Top reasons why you should care

POTUS wants to open up the Arctic and both Atlantic and Pacific coasts to oil & gas exploration and drilling.  The potential damage to our marine habitats, shorelines, and coastal communities is incalculable.  Below are the most pertinent issues to mention in your comment to Secretary Zinke.

1. After Deep Water, the worst offshore oil spill in American history in 2010, Congress couldn’t come to a consensus on safety standards & the Department of the Interior has had ongoing problems with oversight.

On April 20, 2010, BP’s Deepwater Horizon rig exploded causing the worst offshore drilling catastrophe in US history. 11 workers died and 134 million gallons of toxic crude oil was released into the Gulf of Mexico, 50 miles from the Louisiana shore.

After Deepwater, Congress could not come to an consensus on safety standards. The Obama administration did take some steps, but some environmentalists say this wasn’t enough.

Bob Be a, a risk management expert & former Shell executive told Polifact, “Yes, new government ‘guidelines’ have been issued, but either they haven’t been implemented or they have not been implemented properly.”  

And, the Government Accountability Office reported in March 2017, that the Interior Department has wrestled with improving offshore oversight. 

A spill in the Arctic Ocean off Alaska, Atlantic Ocean or the Gulf of Mexico could “threaten multi-billion dollar regional economies that depend on clean oceans and coastlines”, says Bob Graham & William K. Reilly, co-chairmen of the bipartisan National Commission of the BP Deepwater Horizon Oil Spill who investigated the causes of the disaster.  

2. Low oil prices and increasing onshore production have pushed demand for offshore leases to a record low.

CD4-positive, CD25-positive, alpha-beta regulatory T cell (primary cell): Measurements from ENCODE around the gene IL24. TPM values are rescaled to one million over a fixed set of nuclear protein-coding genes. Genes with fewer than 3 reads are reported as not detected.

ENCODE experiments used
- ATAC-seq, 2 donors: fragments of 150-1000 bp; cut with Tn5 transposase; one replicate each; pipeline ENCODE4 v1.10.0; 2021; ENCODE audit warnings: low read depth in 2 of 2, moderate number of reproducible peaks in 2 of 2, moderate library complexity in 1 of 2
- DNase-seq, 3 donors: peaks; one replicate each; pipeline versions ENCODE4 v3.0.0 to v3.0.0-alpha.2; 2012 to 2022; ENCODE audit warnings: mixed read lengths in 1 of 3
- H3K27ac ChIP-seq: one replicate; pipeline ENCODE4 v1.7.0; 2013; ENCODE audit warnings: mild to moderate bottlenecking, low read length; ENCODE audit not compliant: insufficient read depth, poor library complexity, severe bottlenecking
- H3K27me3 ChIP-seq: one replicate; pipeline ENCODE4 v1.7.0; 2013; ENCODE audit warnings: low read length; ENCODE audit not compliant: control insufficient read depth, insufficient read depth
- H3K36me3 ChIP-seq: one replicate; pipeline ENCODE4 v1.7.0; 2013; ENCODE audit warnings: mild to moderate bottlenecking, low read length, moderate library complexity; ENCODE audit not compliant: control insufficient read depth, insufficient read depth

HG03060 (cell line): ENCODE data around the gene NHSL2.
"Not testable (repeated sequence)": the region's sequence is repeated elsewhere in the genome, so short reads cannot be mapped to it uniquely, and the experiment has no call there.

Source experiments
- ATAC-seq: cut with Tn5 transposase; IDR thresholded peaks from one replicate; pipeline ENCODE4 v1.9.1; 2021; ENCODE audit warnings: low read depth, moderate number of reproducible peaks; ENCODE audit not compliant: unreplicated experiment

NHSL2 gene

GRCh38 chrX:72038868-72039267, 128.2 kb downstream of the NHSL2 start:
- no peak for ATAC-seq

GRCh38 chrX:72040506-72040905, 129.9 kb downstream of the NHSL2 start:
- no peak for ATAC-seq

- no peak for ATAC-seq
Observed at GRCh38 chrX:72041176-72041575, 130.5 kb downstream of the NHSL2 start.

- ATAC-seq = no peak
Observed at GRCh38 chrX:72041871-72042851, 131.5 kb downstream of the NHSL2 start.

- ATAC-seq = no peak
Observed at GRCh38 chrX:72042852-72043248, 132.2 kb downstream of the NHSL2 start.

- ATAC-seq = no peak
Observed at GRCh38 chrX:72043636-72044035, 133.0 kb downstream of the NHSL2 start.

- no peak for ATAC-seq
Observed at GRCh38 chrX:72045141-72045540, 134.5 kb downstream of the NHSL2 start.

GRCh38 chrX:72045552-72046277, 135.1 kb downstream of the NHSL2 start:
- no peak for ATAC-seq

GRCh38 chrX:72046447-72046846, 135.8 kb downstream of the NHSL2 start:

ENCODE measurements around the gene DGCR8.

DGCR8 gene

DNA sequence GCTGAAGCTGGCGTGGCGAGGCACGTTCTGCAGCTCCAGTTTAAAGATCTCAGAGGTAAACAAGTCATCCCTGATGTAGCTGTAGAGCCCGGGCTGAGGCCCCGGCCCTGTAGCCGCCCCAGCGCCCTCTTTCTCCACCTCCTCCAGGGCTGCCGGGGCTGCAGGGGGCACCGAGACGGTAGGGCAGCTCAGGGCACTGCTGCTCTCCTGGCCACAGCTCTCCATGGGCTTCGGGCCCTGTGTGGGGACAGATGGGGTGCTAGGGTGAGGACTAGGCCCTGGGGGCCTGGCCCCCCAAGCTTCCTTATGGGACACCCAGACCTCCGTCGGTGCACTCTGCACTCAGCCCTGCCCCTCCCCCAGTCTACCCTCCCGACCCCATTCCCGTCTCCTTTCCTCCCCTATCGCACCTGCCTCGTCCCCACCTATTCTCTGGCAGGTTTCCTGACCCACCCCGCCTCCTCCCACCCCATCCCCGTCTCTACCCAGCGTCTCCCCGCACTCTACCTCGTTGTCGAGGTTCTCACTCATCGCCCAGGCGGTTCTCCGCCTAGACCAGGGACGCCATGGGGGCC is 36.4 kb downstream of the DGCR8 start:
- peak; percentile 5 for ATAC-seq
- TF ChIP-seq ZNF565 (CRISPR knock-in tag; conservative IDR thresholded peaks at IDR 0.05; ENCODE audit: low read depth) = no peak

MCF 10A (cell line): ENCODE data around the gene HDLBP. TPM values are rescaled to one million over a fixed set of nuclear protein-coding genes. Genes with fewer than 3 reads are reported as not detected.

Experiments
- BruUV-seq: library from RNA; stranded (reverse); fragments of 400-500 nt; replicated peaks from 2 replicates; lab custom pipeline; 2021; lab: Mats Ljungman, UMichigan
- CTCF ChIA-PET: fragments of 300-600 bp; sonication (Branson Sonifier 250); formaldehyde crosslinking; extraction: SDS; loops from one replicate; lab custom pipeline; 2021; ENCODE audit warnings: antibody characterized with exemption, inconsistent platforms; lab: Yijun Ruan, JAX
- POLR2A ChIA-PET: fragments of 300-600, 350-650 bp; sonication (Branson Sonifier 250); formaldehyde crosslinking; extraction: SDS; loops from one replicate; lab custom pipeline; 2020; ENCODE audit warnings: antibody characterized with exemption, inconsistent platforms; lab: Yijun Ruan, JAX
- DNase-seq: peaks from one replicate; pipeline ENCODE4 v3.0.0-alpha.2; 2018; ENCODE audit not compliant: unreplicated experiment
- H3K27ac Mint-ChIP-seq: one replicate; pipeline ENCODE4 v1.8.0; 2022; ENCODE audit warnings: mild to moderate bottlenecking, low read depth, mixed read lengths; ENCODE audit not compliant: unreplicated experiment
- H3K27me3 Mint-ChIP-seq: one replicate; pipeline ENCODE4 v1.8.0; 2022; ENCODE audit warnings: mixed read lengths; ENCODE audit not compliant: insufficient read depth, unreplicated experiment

“The oil industry hasn’t shown much interest in expanding drilling due to low oil prices,” said Athan Manual, who directs the Sierra Club’s Lands Protection Management Program.

“Why on earth would someone choose to push drilling in the riskiest and expensive places on the planet when the current oil glut will make such ventures unprofitable for the foreseeable future?” said, David Jenkins, president of Conservatives for Responsible Stewardship, a non-profit conservation group. 

3. The Arctic Ocean is home to a diverse group of birds & mammals and the area is already environmentally fragile due to global warming and loss of sea ice.

“…there is currently no adequate response capacity for an Arctic oil spill, and history shows that wherever we drill, we spill. In addition to environmental catastrophes like Exxon Valdez and Deepwater Horizon, small but destructive oil spills regularly occur wherever drilling takes place. Considering this region is already experiencing significant changes like dramatic reductions in sea ice and increased temperatures, it is deeply irresponsible to subject this fragile ecosystem to further stress.” says the Audubon Alaska website.

4. An oil spill in the Atlantic Ocean endangers coastal communities and the economy; citizens don’t want drilling off their coasts.

In a recent New Jersey congressional delegation letter, U.S. Senator Bob Menendez (D-N.J.) U.S. Sen. Cory Booker and Representatives Frank Pallone, Jr. (N.J.-06), Albio Sires (N.J.-08), Donald Norcross (N.J.-01), Bonnie Watson-Coleman (N.J.-12) and Bill Pascrell, Jr. (N.J.-09). urged the Trump Administration to reconsider opening offshore drilling in the Atlantic. 

“The reopening of this process not only endangers New Jersey’s coastal economy, but also ignores the will of the local communities that would be most impacted by oil drilling—including over 120 municipalities, 1,200 elected officials, 41,000 businesses, and 500,000 fishing families from up and down the Atlantic coast who have all voiced their opposition to oil and gas activities,”  says the letter.

The lawmakers argue that an oil spill like the 2010 Deepwater Horizon spill in the Gulf of Mexico or the 1989 Exxon Valdez spill in the Arctic Ocean “would put into jeopardy New Jersey’s nearly $800 billion in coastal properties and a tourism industry that generates $44 billion a year and directly supports almost half a million direct and indirect jobs, or nearly ten percent of the state’s entire workforce.”

As well as “threaten New Jersey’s vibrant commercial fishing industry, which generates over $7.9 billion annually and supports over 50,000 jobs, along with one of the largest saltwater recreational fishing industries in the nation.”

Hurry, the BOEM must receive all comments and information by August 17, 2017.